Text communications between the two “establish that Mr McCullagh deliberately led Ms McNally to believe that he would be live streaming throughout the night of the 18th”, Ms Pinkerton contended.

The last message from McCullagh to Ms McNally was at 5.57pm saying: “Right I’m off to stream the night away, wish me luck”.

Ms Pinkerton added: “It is important for the court to be aware from the outset that this stream was a lie. It was not live, it was pre-recorded, and pre-recorded by the applicant to specifically play between 6pm on the 18th of December until midnight.”

She said it was the prosecution case that this was “an elaborate hoax, to establish an alibi for the time Ms McNally was murdered".

“And it should be said that time could only be known by the person who committed this crime,” she said.

“The applicant does take issue with the prosecution stating that it was a hoax and offers an explanation for this lie.

“It is a hoax and there are multiple lies to convince viewers of a reality that did not exist.”

Outlining details of the day in question, Ms Pinkerton said CCTV identifies a man at 7.09pm walking towards a bus stop at Kingsway in Dunmurry. The bus stop is two miles from McCullagh’s home address.

The male boards the bus and travelled to Lurgan, with a large hood covering the upper part of his face and a snood or scarf covering the lower.

“When the male gets on the bus he pays with cash… he drops coins on the floor of the bus and bends over to try and pick the money up,” Ms Pinkerton said.

“Due to the thick gloves he is wearing he is unable to do so, so he removes his black gloves and underneath there is a further set of latex gloves that are a yellow-orange colour, which is a further forensic counter measure.”

The height and build of the man fits with McCullagh, the prosecution claimed.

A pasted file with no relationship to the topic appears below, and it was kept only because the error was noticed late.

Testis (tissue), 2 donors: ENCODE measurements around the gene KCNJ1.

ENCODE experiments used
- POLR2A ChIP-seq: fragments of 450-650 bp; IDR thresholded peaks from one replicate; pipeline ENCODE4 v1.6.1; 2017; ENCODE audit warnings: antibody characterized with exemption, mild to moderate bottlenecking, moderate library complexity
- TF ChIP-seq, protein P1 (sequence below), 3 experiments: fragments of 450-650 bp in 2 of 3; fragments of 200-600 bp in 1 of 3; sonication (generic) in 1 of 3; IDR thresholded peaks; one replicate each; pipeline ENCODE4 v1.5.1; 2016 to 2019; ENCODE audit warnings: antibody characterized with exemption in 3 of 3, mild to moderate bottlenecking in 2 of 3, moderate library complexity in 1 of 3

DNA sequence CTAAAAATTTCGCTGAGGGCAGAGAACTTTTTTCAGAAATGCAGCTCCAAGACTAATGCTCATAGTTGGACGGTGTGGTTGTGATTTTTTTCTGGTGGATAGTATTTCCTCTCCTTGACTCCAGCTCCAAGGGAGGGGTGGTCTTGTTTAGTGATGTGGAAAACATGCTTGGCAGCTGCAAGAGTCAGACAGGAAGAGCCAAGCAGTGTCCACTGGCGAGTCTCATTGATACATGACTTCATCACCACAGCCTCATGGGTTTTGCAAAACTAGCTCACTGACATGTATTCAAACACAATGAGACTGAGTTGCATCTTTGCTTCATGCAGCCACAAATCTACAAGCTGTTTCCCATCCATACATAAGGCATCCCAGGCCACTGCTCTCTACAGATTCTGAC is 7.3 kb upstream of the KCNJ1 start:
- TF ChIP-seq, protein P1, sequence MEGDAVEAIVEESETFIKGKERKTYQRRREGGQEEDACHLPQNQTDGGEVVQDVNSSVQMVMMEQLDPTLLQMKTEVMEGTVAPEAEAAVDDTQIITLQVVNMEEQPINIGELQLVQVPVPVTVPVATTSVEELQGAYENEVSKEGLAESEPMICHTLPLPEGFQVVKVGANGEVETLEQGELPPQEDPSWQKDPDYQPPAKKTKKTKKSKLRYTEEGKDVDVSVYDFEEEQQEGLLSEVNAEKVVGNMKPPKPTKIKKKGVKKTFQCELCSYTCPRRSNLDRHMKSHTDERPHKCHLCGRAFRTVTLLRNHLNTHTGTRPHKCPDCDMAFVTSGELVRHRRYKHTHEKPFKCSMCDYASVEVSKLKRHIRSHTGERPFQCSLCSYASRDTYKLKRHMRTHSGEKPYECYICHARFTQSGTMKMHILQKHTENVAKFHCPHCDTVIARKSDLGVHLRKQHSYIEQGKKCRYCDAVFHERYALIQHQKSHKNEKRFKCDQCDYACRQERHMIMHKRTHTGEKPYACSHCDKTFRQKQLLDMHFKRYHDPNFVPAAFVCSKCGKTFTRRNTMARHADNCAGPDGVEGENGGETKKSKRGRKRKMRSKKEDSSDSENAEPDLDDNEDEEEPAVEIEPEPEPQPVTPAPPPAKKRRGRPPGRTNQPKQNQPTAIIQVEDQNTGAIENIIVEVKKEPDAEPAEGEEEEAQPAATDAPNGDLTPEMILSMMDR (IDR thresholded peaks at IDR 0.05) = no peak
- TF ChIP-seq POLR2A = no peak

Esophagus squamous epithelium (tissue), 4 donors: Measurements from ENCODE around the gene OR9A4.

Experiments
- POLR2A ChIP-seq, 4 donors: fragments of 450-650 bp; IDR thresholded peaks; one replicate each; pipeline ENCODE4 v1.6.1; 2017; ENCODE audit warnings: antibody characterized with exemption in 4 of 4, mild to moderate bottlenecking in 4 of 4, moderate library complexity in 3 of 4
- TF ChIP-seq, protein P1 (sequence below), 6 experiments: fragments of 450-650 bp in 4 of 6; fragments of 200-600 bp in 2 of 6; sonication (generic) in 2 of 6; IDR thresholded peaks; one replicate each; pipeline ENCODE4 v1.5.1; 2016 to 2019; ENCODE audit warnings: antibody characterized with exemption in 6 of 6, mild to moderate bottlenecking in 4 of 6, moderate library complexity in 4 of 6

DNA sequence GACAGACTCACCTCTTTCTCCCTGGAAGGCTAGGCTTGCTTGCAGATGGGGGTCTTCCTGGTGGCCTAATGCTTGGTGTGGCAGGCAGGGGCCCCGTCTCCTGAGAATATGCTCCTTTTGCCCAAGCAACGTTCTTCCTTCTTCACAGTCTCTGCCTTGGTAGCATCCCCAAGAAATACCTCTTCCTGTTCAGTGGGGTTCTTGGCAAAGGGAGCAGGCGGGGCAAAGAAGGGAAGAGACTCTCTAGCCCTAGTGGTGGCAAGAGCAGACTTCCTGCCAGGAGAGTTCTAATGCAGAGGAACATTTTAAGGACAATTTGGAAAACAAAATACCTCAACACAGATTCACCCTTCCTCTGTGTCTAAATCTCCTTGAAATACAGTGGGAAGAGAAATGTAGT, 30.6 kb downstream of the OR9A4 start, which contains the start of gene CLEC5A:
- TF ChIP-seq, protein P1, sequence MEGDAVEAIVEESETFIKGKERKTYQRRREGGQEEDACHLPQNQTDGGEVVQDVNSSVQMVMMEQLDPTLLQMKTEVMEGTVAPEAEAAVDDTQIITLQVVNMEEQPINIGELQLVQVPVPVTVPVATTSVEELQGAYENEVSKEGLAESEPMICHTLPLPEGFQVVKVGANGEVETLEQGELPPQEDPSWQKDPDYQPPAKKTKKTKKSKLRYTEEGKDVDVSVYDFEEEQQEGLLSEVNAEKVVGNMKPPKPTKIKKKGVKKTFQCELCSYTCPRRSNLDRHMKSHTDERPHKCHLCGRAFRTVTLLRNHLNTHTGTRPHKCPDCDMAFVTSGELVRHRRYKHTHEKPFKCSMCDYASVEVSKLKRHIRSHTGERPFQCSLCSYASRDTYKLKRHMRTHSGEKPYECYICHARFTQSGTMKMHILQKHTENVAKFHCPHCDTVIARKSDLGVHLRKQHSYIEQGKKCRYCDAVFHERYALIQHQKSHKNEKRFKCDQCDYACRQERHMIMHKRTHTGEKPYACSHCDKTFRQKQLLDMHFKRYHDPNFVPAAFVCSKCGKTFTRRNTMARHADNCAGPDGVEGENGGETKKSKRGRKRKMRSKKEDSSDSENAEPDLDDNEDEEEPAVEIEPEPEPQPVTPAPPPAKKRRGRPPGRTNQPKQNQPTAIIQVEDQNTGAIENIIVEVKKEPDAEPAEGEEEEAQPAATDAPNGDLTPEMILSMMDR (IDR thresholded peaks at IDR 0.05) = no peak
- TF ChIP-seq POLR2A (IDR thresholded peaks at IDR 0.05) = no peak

CCTV in Lurgan catches the same person who has a “similar walk or gait” to McCullagh at Silverwood Green where Ms McNally lived with her pet dog and two cats.

Ms McNally owned a large German Shepherd dog, but neighbours did not hear any sound from the dog. The prosecution say this is because the pet would have known McCullagh.

At 9pm two neighbours reported hearing a woman scream.

“Given this evidence combined with CCTV footage it is inferred this is the time Ms McNally is attacked,” Ms Pinkerton said.

CCTV shows the same male leaving Silverwood Green at 9.31pm, carrying a dark backpack, having changed clothing.

The man then gets into a taxi that was waiting on a different fare in Lurgan. The prosecution say the man came across the taxi by chance.

The man told the taxi driver there had been a change of plan and he now needed the taxi to go to Lisburn as his mother was unwell.

The taxi driver has since identified McCullagh in a VIPER line-up as the person he took to Lisburn, the court heard.

Ms Pinkerton said the prosecution case is that McCullagh took the taxi to his home address rather than getting it to stop a few streets away as he didn’t have enough money for the fare.

While the home is surrounded in high trees, the man does go through the front gate and comes back a few minutes later and pays the taxi driver, she said. He takes two bags from the taxi that he is seen throwing over his hedge.

“The taxi drops the male home at 11.13pm and at 11.16pm, after hours of inactivity, Mr McCullagh’s phone becomes active,” she said.

In a prepared statement, McCullagh claimed his phone was inactive because he was drinking and fell asleep.

The court heard that three days before she died, Ms McNally had exchanged 33 WhatsApp messages with another male. Those messages were part of the suspected “catalyst” for her killing, it was contended.